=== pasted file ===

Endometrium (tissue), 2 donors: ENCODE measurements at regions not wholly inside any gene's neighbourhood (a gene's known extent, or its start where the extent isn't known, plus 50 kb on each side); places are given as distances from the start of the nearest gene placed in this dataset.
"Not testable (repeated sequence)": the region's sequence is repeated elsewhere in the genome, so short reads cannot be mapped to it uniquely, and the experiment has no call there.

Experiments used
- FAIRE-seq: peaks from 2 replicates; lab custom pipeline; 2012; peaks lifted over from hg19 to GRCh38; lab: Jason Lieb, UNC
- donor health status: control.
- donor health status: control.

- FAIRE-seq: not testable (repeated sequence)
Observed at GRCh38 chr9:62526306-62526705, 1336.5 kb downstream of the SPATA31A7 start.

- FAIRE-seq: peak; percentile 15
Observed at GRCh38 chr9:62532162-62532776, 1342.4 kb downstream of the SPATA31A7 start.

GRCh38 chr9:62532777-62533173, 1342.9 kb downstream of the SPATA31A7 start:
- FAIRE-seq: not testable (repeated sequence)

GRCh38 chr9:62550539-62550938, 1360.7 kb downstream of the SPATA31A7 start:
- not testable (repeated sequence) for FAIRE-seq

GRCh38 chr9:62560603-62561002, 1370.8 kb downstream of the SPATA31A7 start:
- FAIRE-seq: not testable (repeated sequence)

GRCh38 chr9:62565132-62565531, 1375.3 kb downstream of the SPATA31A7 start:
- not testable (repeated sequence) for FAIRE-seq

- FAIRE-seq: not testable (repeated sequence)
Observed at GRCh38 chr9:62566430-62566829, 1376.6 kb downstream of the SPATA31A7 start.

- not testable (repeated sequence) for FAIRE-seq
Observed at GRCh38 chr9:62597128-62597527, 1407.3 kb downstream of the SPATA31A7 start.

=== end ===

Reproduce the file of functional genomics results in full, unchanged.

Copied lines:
Endometrium (tissue), 2 donors: ENCODE measurements at regions not wholly inside any gene's neighbourhood (a gene's known extent, or its start where the extent isn't known, plus 50 kb on each side); places are given as distances from the start of the nearest gene placed in this dataset.
"Not testable (repeated sequence)": the region's sequence is repeated elsewhere in the genome, so short reads cannot be mapped to it uniquely, and the experiment has no call there.

Experiments used
- FAIRE-seq: peaks from 2 replicates; lab custom pipeline; 2012; peaks lifted over from hg19 to GRCh38; lab: Jason Lieb, UNC
- donor health status: control.
- donor health status: control.

- FAIRE-seq: not testable (repeated sequence)
Observed at GRCh38 chr9:62526306-62526705, 1336.5 kb downstream of the SPATA31A7 start.

- FAIRE-seq: peak; percentile 15
Observed at GRCh38 chr9:62532162-62532776, 1342.4 kb downstream of the SPATA31A7 start.

GRCh38 chr9:62532777-62533173, 1342.9 kb downstream of the SPATA31A7 start:
- FAIRE-seq: not testable (repeated sequence)

GRCh38 chr9:62550539-62550938, 1360.7 kb downstream of the SPATA31A7 start:
- not testable (repeated sequence) for FAIRE-seq

GRCh38 chr9:62560603-62561002, 1370.8 kb downstream of the SPATA31A7 start:
- FAIRE-seq: not testable (repeated sequence)

GRCh38 chr9:62565132-62565531, 1375.3 kb downstream of the SPATA31A7 start:
- not testable (repeated sequence) for FAIRE-seq

- FAIRE-seq: not testable (repeated sequence)
Observed at GRCh38 chr9:62566430-62566829, 1376.6 kb downstream of the SPATA31A7 start.

- not testable (repeated sequence) for FAIRE-seq
Observed at GRCh38 chr9:62597128-62597527, 1407.3 kb downstream of the SPATA31A7 start.